The Soft Power of UK Core Cities

This 2021 report from Core Cities focuses on the ‘soft power’ of UK core cities – that is, the institutions, attractiveness factors, people, and values, which can attract people to a place and open it up to a global stage. It outlines the soft power assets of the 11 UK core cities and how these have been drawn on to generate social, cultural and economic value. Short case studies are provided for Belfast, Leeds, Cardiff, Bristol, and Liverpool.

Date added 16 November 2021
Last updated 16 November 2021

This report focuses on the ‘soft power’ of UK core cities – that is, the institutions, attractiveness factors, people, and values, which can attract people to a place and open it up to a global stage. It outlines the soft power assets and strengths of the 11 UK core cities and how these have been drawn on to generate social, cultural and economic value (Belfast, Birmingham, Bristol, Cardiff, Glasgow, Leeds, Liverpool, Manchester, Newcastle, Nottingham, and Sheffield). As the report argues (p. 2):

Together, the UK Core Cities have a critical role in delivering the Government’s ambitions for Global Britain. With a portfolio of highly attractive soft power assets – including internationally recognised universities, science, research and innovation facilities, sports clubs, and civic and cultural institutions, the UK Core Cities play a dynamic role at the heart of the UK’s soft power.

As the report explains, soft power assets can be institutions (e.g. universities, science and research facilities, sports stadia and cultural organisations); attractiveness factors (e.g. food scenes, cultural districts, events, natural heritage, retail), people (e.g. diverse communities, distinct identity, famous people), and values (e.g. history, heritage, and innovation). These factors can provide measurable economic, social, and cultural benefits for cities.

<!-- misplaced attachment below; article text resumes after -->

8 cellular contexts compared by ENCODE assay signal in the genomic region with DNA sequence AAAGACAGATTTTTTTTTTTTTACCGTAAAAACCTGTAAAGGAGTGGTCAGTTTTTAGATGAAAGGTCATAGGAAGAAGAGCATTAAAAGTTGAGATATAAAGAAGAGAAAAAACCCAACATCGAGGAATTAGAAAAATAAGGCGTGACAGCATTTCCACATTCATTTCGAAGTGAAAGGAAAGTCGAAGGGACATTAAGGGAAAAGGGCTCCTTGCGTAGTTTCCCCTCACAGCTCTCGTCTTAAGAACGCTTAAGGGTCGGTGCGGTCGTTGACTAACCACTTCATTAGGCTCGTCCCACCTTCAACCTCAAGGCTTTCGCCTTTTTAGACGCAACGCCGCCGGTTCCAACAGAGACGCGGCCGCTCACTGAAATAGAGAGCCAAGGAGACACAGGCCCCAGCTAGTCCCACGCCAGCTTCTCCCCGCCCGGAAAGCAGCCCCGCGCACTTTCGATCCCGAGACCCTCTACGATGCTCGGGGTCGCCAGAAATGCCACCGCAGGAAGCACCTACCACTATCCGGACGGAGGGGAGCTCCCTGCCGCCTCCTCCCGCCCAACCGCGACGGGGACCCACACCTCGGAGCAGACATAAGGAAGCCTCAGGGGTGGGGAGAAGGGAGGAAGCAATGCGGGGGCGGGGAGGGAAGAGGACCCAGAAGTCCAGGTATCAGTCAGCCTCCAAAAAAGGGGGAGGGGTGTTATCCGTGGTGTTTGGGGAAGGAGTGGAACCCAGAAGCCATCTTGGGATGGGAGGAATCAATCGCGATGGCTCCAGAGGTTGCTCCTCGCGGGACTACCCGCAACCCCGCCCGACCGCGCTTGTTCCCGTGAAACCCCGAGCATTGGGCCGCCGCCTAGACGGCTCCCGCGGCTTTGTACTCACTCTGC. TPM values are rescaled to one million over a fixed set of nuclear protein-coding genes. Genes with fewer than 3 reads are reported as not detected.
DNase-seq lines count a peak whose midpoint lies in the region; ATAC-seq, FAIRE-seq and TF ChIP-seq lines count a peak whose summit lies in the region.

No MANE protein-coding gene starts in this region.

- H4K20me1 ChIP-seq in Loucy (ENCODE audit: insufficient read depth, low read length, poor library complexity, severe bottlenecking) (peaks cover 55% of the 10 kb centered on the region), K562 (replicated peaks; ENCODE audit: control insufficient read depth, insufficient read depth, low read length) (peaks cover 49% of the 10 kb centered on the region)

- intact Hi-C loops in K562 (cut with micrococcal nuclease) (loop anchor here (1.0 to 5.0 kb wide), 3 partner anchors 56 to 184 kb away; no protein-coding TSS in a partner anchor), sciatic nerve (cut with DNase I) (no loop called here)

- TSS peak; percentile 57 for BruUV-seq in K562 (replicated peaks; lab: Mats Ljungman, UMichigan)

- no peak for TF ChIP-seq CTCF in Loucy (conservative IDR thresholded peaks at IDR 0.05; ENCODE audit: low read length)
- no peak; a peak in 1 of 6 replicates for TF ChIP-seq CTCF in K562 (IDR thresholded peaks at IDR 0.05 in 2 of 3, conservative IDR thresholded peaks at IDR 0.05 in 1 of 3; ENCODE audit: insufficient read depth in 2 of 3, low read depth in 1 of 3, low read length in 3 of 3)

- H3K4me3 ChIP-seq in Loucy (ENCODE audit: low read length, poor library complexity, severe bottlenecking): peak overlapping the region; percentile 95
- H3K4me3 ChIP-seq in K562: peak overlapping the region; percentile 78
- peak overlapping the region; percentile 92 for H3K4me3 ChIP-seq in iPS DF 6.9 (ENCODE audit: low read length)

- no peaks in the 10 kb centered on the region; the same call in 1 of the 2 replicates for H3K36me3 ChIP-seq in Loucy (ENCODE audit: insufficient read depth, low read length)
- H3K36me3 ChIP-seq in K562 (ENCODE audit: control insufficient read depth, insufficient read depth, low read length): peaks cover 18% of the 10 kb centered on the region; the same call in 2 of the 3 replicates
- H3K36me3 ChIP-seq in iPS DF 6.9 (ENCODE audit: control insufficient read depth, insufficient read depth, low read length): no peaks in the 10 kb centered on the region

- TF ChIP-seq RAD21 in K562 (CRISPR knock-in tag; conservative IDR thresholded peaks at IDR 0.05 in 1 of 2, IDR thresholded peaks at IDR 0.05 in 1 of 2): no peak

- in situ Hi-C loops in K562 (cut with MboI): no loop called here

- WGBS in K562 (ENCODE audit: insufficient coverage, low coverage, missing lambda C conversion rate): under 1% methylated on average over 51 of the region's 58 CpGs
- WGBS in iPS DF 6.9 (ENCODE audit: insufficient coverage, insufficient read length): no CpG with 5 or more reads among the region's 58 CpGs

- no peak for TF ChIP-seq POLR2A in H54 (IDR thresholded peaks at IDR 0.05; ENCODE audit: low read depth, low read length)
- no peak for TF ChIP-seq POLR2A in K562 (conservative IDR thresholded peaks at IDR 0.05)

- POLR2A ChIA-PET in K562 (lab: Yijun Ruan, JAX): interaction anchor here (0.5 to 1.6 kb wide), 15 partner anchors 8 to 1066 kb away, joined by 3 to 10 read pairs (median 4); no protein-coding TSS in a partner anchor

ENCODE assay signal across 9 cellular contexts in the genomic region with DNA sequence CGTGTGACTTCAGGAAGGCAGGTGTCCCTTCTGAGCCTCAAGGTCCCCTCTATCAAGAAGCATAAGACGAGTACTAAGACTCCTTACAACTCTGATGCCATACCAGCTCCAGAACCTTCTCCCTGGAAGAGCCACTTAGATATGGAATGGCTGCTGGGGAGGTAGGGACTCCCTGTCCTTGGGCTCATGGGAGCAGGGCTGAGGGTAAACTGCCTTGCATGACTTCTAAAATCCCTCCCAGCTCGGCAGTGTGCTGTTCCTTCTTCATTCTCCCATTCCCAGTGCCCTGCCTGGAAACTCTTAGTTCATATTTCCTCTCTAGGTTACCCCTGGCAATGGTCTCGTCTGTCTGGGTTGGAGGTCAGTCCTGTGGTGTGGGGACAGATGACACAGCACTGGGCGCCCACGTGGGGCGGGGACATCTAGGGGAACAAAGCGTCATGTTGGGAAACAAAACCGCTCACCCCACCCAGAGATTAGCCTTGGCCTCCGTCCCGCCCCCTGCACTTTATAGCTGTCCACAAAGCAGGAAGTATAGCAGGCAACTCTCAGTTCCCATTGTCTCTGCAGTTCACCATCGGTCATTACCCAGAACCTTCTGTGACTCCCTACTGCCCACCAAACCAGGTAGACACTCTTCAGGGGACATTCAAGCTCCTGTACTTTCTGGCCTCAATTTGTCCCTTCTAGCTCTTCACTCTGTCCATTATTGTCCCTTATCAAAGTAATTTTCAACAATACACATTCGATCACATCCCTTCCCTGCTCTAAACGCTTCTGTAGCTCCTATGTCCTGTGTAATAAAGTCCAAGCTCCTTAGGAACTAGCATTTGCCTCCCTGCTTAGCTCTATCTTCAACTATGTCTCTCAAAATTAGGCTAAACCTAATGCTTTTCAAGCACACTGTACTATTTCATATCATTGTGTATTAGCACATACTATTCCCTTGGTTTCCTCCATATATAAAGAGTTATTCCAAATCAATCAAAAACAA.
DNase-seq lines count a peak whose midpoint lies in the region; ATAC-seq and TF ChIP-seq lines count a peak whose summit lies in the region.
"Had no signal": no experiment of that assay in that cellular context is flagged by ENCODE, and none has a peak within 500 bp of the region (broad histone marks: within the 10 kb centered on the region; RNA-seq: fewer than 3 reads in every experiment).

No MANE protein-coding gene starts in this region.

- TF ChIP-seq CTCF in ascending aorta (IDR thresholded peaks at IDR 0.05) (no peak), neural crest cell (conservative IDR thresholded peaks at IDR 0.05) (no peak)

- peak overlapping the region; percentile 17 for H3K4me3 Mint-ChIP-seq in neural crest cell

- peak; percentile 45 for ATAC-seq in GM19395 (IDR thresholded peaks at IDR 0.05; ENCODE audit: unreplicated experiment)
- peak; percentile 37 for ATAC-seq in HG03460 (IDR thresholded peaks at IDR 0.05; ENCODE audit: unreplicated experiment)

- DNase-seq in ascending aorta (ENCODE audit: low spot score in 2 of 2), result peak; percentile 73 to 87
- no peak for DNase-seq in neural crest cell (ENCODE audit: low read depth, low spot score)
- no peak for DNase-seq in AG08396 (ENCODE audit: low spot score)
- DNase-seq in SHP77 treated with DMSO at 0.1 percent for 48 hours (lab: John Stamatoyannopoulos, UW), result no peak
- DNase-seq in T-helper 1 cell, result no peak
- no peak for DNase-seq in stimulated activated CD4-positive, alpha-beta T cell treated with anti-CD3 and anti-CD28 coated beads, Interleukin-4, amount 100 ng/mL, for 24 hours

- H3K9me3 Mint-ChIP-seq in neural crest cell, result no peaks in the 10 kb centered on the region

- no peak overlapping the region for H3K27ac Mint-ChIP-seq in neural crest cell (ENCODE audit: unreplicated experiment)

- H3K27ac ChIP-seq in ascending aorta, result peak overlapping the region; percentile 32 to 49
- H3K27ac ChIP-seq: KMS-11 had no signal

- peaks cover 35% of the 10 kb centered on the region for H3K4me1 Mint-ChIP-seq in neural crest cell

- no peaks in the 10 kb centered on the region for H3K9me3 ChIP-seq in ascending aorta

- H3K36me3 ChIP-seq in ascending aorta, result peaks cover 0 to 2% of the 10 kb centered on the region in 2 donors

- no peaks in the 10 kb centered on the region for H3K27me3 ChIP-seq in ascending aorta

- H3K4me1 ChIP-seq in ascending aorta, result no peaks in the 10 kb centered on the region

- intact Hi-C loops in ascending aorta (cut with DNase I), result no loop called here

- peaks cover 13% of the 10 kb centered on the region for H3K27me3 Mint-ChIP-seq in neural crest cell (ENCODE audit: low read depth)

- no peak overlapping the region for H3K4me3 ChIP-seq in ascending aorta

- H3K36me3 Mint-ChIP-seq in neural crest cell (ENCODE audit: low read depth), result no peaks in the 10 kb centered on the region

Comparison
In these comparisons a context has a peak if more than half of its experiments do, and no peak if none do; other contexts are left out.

The report provides short case studies of how core cities have drawn upon their soft power assets to increase place attractiveness, as summarised below:

Cardiff- focused on building its cultural, musical and sporting infrastructure, positioning Cardiff and Wales as a centre for major cultural and sporting events.

Belfast- with a young population (43% under 30), securing the One Young World Summit for 2023 will attract future young leaders, and the 25th anniversary of the Belfast/Good Friday Agreement and will provide an opportunity for the city to demonstrate its resilience.

Leeds- Hangzhou has been a sister city of Leeds since 1988, which has attracted new businesses (e.g. Dahua Technology) and cooperation with other Hangzhou based companies is also on the rise, some of which participated at events in Leeds Digital Festival in 2020.

Bristol– designated by UNESCO as a Creative City of Film in 2017, which has been further harnessed upon to ensure the long-term sustainable development of the film and TV industry, for example through the expansion of Bristol’s main production facility, The Bottle Yard Studios.

Liverpool - culture, music, science and major events are at the core of Liverpool’s international brand profile, and the city has created an integrated approach to the way that it presents itself as both a visitor and investment destination.

The report concludes by recommending that a better understanding of soft power assets is achieved, core cities establish a regular dialogue with UK Government, and shared approaches to leveraging relations, partnerships, and programming are developed.